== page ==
Warm weather means kids on the move. Children on bicycles, skates and skateboards explore new places and come into contact with different sights,sounds, people and yes, animals.
To prevent upsetting or even tragic situations resulting from active children encountering strange dogs, teach your children these rules about how to behave around dogs.
Dogs do not like to be teased. Stay away from dogs that are chained or in fenced yards. Do not shout, run around, or stick hands at dogs through fences or open car windows. Never approach a strange dog.
Dogs are possessive about certain things. Do not grab things like bones, balls or other pet toys from a dog.
Never stick your hand into a dog flght. Find an adult to help. Know what an angry dog looks like. Barking, growling, snarling with teeth showing, ears laid flat, legs stiff, tail up, and hair standing up on a dog's back are warning signs. If a dog looks this way, slowly walk away sideways. Shout "No!" at the dog and act like the boss. Never stare a dog in the eyes, or turn around and run away. Curl up in a ball on the ground and protect your face if a dog attacks.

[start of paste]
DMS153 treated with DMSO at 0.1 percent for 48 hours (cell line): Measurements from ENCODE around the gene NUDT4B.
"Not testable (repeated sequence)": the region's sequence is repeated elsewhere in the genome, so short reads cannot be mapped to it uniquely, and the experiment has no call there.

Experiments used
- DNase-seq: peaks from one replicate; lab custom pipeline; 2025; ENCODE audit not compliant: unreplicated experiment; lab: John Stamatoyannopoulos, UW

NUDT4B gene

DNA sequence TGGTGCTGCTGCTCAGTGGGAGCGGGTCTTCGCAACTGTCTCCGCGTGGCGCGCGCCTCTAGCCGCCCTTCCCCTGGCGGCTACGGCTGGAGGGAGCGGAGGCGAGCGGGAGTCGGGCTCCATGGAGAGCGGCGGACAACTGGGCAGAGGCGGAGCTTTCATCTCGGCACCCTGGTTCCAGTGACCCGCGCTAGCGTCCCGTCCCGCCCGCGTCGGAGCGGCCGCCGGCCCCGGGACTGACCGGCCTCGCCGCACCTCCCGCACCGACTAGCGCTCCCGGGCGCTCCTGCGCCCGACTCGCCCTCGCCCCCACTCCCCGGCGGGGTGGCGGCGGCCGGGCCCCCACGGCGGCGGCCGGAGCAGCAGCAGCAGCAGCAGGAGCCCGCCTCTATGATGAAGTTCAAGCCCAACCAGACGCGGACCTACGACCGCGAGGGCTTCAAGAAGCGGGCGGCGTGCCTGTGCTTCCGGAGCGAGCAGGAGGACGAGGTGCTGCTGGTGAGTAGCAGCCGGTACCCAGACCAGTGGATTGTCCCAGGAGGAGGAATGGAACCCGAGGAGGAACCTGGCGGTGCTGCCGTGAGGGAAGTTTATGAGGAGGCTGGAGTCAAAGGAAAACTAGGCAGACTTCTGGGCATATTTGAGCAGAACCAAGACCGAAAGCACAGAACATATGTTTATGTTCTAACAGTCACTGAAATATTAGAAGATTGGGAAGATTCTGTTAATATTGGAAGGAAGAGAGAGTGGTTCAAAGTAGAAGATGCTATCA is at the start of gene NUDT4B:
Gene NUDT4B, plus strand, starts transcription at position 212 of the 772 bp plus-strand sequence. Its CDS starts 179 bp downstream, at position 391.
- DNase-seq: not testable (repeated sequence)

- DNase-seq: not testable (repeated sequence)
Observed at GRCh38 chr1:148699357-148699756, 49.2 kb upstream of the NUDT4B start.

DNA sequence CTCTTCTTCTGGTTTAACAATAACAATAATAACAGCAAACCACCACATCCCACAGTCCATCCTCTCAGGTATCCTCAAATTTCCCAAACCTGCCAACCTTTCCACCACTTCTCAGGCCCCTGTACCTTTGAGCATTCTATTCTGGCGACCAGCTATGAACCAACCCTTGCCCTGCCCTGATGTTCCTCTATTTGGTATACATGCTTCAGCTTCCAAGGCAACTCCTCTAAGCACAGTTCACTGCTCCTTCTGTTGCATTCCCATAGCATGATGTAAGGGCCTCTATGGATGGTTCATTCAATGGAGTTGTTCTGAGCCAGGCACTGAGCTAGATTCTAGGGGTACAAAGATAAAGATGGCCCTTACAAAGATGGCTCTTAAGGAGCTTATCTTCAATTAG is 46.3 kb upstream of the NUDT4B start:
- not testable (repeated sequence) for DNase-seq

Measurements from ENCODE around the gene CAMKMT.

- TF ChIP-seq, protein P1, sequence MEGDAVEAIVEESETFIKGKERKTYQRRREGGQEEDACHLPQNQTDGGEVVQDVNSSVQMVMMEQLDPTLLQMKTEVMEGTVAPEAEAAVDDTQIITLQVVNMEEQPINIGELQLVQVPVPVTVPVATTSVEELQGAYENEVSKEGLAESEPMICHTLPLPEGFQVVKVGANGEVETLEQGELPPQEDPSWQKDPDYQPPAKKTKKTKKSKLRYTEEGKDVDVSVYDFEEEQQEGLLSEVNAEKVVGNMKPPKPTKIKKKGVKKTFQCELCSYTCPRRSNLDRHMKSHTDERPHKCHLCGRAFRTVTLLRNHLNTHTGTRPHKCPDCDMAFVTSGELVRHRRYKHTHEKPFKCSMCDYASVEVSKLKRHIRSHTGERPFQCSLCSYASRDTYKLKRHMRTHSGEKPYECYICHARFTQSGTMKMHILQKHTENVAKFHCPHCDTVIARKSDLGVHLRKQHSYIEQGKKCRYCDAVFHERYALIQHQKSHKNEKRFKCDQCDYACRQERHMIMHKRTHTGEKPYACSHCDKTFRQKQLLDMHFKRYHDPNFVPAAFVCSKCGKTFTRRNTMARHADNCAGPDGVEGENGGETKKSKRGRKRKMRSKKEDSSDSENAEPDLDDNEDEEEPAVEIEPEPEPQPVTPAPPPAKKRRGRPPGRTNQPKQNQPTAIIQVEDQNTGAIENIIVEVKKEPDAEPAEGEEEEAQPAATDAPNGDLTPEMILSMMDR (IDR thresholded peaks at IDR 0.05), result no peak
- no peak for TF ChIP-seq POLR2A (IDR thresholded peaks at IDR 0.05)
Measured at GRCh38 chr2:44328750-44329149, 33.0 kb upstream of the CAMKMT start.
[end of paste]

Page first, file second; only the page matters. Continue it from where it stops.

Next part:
If bitten, tell an adult right away. Remember what the dog looked like, if it had a collar and in what direction it went. Wash the wound with soap and water. See a doctor, and report the bite to the local health department.
The rewards of teaching consideration and respect for animals are children who are both humane and safe.
Provided by The American Humane Association